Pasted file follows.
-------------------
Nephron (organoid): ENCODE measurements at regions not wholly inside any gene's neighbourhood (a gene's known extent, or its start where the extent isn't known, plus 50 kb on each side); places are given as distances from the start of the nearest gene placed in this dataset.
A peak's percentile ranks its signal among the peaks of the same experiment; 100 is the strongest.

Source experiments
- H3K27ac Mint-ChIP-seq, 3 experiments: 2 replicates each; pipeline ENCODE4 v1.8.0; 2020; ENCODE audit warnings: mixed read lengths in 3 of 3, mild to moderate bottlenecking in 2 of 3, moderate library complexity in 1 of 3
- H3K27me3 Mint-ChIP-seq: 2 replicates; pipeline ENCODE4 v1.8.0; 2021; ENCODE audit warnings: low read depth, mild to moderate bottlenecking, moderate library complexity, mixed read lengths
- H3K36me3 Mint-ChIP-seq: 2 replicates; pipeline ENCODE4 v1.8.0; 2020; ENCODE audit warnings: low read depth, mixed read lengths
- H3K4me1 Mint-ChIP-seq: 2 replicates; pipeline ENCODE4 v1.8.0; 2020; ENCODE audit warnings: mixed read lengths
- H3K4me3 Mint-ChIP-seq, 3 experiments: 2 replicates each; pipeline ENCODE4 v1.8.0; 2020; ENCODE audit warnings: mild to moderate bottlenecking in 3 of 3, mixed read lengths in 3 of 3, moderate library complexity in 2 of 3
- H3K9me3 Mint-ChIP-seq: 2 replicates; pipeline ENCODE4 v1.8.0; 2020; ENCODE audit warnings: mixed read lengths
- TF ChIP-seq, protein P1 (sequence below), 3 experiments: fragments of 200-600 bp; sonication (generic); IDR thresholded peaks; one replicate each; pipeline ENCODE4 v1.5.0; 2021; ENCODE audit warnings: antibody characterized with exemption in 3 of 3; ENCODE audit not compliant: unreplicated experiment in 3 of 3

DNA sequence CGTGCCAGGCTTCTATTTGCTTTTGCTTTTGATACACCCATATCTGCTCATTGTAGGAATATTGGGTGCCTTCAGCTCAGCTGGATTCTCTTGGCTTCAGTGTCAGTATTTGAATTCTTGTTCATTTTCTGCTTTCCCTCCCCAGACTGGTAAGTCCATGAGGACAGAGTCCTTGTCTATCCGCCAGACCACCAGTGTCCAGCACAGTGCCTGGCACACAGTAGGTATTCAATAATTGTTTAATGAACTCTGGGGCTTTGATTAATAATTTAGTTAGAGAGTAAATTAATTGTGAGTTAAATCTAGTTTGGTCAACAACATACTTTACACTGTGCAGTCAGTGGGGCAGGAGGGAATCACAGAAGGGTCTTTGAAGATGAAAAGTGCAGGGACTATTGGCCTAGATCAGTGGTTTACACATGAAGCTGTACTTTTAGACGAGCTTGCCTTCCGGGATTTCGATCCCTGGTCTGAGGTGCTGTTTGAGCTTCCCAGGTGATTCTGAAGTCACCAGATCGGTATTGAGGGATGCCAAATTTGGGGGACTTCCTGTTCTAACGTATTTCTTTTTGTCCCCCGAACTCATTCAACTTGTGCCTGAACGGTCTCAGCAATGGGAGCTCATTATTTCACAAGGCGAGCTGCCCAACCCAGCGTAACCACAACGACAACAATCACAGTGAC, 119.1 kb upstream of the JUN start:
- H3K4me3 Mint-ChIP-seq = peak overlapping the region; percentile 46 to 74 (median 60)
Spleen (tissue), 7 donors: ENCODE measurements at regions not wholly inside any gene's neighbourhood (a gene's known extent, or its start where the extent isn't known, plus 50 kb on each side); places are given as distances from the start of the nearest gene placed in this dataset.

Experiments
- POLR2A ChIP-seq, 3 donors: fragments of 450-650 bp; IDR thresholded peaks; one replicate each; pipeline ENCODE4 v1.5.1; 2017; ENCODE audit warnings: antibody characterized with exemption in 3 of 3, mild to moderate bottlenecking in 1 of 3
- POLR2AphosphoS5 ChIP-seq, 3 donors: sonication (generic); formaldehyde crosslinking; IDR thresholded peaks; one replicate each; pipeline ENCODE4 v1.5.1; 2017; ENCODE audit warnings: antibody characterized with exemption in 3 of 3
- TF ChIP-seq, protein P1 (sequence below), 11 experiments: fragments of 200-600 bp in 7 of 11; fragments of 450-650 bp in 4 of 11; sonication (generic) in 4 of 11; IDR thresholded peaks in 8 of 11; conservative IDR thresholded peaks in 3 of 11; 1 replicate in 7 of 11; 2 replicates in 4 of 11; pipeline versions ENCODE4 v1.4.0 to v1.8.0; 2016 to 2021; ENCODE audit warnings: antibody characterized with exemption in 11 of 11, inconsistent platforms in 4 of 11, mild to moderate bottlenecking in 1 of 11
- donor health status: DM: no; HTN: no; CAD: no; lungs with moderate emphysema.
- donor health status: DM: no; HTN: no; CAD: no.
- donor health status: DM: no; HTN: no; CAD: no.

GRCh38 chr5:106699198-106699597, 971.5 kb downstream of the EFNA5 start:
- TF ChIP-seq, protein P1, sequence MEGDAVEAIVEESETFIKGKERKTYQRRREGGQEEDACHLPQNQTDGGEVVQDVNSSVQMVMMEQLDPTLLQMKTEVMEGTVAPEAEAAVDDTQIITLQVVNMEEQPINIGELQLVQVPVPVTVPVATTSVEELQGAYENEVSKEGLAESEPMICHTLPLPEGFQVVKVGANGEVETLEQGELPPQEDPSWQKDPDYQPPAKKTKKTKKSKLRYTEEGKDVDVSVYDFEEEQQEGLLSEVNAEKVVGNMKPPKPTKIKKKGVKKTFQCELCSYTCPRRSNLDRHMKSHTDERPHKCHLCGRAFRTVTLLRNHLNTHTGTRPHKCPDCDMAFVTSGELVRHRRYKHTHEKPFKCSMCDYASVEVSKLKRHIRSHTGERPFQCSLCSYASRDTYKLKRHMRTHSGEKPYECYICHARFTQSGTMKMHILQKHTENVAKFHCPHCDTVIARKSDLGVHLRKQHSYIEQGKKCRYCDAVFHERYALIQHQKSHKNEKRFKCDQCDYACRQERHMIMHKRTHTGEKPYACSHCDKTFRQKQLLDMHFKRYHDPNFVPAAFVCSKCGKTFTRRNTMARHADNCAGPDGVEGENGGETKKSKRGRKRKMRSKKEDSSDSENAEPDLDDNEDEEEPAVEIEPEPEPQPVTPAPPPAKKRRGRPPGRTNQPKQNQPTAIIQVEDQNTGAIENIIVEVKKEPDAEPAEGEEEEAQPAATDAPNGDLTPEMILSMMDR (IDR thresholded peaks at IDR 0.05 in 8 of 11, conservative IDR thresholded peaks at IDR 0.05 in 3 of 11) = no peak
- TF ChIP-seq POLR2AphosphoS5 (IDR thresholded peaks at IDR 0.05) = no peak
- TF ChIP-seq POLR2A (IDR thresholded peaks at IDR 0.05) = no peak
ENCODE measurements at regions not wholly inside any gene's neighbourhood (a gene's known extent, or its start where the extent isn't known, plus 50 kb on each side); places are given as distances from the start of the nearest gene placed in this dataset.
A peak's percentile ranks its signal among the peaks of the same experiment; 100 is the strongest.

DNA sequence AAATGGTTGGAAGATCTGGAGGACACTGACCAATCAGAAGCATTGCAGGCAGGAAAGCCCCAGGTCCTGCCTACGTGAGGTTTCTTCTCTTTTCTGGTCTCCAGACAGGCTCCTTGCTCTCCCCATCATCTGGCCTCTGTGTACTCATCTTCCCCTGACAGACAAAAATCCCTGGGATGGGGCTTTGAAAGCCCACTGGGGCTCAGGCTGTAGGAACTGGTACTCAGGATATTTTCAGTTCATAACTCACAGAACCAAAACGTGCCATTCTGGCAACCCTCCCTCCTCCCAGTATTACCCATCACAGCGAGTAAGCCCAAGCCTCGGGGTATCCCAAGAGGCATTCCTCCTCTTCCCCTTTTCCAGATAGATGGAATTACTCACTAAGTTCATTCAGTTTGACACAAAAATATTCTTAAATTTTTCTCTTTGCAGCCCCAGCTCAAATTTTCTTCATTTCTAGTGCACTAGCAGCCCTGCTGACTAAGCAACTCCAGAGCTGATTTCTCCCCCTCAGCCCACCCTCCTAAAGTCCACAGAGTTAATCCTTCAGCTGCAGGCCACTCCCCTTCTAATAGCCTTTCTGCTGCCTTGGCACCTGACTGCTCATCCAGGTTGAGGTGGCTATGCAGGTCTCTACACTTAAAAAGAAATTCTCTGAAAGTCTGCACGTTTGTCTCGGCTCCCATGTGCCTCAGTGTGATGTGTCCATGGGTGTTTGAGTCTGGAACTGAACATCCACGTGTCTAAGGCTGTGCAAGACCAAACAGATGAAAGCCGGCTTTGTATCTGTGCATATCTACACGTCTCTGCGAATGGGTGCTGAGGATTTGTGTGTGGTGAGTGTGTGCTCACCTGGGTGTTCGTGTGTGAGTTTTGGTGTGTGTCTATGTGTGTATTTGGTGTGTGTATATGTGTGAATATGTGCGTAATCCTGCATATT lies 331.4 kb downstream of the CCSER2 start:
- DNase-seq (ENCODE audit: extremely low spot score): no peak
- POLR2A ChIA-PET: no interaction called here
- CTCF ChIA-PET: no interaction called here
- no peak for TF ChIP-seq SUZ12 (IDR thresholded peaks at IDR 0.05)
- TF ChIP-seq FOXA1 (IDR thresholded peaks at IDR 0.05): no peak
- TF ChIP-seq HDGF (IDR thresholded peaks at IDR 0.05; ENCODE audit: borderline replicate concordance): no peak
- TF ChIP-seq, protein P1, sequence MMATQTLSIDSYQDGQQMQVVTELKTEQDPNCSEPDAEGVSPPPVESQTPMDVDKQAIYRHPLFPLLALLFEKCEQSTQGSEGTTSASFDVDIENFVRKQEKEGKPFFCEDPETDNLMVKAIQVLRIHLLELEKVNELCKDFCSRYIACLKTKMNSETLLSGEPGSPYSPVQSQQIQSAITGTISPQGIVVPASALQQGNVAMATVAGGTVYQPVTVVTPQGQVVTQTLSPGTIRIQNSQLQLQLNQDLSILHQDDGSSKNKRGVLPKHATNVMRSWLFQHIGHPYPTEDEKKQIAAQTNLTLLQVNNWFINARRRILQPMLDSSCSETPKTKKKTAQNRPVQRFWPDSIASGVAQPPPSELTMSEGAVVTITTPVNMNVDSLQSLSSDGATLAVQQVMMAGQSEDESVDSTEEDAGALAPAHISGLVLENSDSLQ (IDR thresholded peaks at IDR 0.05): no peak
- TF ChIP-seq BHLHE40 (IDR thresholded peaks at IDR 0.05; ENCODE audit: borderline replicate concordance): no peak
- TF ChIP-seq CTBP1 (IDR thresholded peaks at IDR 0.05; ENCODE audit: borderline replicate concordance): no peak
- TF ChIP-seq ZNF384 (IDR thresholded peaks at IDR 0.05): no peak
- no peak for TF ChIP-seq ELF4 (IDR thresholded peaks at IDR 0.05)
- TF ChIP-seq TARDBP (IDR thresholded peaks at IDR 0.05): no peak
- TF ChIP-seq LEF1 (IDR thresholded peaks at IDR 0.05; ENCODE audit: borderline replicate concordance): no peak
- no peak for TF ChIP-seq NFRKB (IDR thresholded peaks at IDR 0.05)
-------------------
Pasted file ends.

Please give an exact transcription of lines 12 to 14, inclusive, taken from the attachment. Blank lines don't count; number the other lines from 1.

- H3K4me3 Mint-ChIP-seq = peak overlapping the region; percentile 46 to 74 (median 60)
Spleen (tissue), 7 donors: ENCODE measurements at regions not wholly inside any gene's neighbourhood (a gene's known extent, or its start where the extent isn't known, plus 50 kb on each side); places are given as distances from the start of the nearest gene placed in this dataset.

Experiments